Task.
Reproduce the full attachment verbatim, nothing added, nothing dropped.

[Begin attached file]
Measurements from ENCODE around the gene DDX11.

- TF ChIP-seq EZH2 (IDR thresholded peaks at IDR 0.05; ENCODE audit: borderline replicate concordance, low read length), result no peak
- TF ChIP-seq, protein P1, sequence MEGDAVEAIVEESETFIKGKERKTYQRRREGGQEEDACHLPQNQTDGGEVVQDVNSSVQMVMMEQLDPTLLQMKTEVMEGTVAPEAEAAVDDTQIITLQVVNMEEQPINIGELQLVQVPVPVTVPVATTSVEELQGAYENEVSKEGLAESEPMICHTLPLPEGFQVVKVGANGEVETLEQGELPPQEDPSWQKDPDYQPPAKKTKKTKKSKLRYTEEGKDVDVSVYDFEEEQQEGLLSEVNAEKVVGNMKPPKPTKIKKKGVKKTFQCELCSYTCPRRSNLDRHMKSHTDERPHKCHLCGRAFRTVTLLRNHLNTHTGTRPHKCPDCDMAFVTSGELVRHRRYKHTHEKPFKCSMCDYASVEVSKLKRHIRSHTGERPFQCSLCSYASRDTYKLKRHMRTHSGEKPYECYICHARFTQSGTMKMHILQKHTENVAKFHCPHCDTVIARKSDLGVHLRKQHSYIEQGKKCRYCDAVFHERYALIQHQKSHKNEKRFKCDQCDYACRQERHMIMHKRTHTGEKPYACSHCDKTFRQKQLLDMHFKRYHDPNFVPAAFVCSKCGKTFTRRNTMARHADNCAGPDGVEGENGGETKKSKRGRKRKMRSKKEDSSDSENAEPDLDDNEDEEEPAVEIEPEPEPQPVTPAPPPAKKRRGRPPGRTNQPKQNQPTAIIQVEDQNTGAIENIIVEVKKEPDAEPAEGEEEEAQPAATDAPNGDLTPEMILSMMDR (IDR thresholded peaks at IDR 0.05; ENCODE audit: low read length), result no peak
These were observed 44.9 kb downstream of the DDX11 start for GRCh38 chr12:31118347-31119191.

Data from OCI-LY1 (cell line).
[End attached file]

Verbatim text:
Measurements from ENCODE around the gene DDX11.

- TF ChIP-seq EZH2 (IDR thresholded peaks at IDR 0.05; ENCODE audit: borderline replicate concordance, low read length), result no peak
- TF ChIP-seq, protein P1, sequence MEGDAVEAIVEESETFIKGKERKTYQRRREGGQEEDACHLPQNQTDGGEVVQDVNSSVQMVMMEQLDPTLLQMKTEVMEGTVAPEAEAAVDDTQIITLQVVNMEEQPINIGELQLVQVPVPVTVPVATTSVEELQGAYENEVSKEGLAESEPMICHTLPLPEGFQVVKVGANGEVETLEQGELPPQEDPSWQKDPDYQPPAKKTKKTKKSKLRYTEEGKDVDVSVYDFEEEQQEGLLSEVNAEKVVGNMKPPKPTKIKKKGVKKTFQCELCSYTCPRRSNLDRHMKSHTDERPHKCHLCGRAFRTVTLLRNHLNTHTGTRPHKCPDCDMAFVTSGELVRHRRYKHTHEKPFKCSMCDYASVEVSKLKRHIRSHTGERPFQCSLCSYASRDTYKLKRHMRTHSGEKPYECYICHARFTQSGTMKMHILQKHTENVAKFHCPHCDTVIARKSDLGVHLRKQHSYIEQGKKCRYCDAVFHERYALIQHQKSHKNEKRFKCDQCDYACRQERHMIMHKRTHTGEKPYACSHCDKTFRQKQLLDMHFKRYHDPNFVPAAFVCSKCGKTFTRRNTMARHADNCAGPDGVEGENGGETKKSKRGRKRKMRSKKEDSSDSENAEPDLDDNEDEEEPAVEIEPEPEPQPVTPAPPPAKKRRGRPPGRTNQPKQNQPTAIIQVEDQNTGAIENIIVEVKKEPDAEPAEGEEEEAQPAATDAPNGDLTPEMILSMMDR (IDR thresholded peaks at IDR 0.05; ENCODE audit: low read length), result no peak
These were observed 44.9 kb downstream of the DDX11 start for GRCh38 chr12:31118347-31119191.

Data from OCI-LY1 (cell line).